According to Statistics Canada, there are now more people in Canada aged 65 and over than there are under age 15. As a result, it is becoming increasingly common for employees to request accommodation in order to care for aging relatives. This is exactly what was at issue in the recent decision of the Human Rights Tribunal of Ontario (the “Tribunal”), Misetich v Value Village Stores Inc. Employers should be aware that the Tribunal declined to follow recent case law, and therefore, the law in this area appears to be in flux.

In Misetich, a retail employee declined a shift change on the basis that its variable work hours would interfere with her ability to care for her elderly mother. The employer requested supporting evidence in line with the test set out in Johnstone v Canada (Border Services Agency). Although Johnstone involved alleged discrimination with respect to childcare obligations, it has been considered the leading authority on family status discrimination. The Johnstone test requires that, in order for a claimant to show that there has been a prima facie case of discrimination for family status with respect to childcare, he or she must demonstrate that:

  • a child is under his or her care and supervision;
  • the childcare obligation at issue engages the claimant’s legal responsibility for the child;
  • he or she has made reasonable efforts to meet the childcare obligations through reasonable alternative solutions, and that no such alternative solution is reasonably accessible; and,
  • that the impugned workplace rule interferes in a manner that is more than trivial or insubstantial with the fulfilment of the childcare obligation.

The Tribunal declined to apply Johnstone in the circumstances. Instead, it expressed several concerns. According to the Tribunal, it is problematic to have a different test for family status discrimination than for other forms of discrimination. It can also be difficult for employees to prove that they have a legal responsibility to provide eldercare. The Tribunal also suggested that the Johnstone test might set the bar too high by requiring claimants to try to “self-accommodate” before they can claim discrimination.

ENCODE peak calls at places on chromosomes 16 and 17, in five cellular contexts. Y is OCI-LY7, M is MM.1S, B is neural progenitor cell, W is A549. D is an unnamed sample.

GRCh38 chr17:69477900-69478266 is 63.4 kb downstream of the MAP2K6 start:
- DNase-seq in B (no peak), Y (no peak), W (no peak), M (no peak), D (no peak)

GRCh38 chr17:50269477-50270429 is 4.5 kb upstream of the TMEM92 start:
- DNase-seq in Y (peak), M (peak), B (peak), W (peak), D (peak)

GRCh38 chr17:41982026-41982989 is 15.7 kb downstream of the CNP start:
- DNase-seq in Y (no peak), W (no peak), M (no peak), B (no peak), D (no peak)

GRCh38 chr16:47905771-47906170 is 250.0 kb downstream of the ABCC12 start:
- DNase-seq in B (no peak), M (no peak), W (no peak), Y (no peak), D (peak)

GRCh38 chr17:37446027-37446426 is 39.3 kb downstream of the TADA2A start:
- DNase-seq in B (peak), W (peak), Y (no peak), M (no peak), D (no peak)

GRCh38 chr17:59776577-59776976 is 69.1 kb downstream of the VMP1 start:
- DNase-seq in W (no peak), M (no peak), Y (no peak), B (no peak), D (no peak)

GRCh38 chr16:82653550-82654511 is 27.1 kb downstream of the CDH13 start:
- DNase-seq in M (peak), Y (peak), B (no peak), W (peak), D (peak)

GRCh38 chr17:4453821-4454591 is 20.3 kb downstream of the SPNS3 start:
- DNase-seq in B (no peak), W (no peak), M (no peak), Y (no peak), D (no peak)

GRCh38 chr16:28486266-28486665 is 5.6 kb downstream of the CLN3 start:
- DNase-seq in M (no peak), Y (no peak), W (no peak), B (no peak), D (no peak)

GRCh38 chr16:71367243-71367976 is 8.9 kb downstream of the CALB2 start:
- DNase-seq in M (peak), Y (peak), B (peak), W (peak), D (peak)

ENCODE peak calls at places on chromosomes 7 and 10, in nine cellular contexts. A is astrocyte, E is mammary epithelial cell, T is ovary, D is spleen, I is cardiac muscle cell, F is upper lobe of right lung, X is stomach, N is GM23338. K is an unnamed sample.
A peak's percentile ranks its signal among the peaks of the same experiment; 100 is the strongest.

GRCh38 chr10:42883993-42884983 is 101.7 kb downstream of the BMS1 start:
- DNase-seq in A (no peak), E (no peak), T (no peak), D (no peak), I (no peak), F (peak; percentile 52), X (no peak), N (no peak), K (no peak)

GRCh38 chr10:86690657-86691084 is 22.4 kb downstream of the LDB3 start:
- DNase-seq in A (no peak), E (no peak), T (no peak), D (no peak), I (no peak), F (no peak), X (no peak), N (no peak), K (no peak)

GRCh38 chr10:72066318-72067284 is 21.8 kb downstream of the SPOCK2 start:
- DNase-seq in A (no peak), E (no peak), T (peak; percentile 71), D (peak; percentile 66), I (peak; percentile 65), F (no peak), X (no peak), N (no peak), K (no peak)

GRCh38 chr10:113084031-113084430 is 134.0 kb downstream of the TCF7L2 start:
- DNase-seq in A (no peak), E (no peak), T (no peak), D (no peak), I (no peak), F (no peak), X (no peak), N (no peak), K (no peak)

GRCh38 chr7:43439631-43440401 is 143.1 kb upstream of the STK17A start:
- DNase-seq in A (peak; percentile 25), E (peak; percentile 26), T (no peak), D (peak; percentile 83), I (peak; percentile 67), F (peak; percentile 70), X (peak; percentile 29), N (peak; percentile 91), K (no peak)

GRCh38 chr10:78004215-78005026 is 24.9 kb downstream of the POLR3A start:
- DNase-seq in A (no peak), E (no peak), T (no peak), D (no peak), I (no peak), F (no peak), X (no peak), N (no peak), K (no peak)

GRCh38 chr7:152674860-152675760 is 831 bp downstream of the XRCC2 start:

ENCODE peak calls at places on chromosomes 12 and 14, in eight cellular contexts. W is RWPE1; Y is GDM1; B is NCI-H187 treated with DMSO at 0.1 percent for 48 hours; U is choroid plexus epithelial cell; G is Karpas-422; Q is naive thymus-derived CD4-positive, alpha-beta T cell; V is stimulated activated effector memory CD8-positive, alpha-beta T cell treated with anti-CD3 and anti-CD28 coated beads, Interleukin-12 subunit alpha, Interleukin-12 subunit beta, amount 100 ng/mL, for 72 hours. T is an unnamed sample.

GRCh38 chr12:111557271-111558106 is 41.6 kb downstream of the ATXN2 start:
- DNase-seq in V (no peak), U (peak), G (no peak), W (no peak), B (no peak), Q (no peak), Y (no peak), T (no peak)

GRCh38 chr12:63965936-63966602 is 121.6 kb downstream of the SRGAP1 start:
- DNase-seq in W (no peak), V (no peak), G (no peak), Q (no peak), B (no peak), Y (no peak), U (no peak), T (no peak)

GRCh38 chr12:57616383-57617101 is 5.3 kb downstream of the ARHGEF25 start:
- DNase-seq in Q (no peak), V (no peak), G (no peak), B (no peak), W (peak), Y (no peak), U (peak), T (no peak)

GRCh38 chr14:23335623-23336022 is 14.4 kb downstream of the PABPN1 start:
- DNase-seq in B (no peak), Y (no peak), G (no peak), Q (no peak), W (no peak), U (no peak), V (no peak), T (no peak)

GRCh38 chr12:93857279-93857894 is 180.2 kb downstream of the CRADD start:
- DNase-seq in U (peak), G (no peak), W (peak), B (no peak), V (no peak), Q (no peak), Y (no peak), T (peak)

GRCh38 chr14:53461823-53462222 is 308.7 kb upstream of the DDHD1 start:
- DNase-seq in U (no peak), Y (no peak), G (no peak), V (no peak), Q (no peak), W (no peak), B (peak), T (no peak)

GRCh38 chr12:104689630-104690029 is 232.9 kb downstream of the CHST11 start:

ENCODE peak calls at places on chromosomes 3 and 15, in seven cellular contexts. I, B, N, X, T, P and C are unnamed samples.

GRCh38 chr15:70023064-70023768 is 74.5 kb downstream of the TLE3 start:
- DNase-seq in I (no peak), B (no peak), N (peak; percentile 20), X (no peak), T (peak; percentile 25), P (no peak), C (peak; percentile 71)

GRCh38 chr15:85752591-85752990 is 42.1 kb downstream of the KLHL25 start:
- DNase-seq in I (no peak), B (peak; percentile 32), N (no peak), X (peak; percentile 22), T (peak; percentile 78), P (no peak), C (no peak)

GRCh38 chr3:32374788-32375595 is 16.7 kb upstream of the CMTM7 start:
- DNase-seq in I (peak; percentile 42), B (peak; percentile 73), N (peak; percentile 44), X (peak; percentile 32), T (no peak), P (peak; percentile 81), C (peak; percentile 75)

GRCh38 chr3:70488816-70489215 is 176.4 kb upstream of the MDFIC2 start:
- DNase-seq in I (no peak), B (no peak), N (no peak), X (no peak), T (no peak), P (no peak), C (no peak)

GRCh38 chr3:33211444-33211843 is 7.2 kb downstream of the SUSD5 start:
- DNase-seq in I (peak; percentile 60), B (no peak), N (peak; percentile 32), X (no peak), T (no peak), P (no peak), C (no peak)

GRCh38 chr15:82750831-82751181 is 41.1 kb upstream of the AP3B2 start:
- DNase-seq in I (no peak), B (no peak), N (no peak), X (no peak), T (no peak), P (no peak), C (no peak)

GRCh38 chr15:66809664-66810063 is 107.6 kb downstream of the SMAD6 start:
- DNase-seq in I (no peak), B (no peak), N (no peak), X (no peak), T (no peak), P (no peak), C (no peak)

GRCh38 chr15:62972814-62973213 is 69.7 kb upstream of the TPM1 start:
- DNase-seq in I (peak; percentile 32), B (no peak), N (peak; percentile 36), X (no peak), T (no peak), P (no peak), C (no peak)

Instead, the Tribunal proposed the following framework for analysing family status discrimination claims in employment. First, the employee must do more than simply establish a negative impact on a family need: the negative impact must result in real disadvantage to the relationship, the responsibilities that flow from that relationship and/or to the employee’s work. Second, the impact of the workplace rule must be assessed in a contextual manner and “may include consideration of the other supports available” to the employee. Third, once the employee proves discrimination, the onus shifts to the employer to establish that it cannot accommodate the employee to the point of undue hardship. Ultimately, the Tribunal found that the employee failed to provide her employer with proper evidence of her eldercare responsibilities, and therefore, the proposed shift modification was not discriminatory on the basis of family status.

Given the tension between Misetich and Johnstone, it will be interesting to see if this decision is appealed. In the meantime, employers should strive to take a more contextual approach when evaluating accommodation requests – one that looks beyond whether the employee has a strict legal obligation to provide care.

Written with the assistance of Jessica Warwick, articling student.

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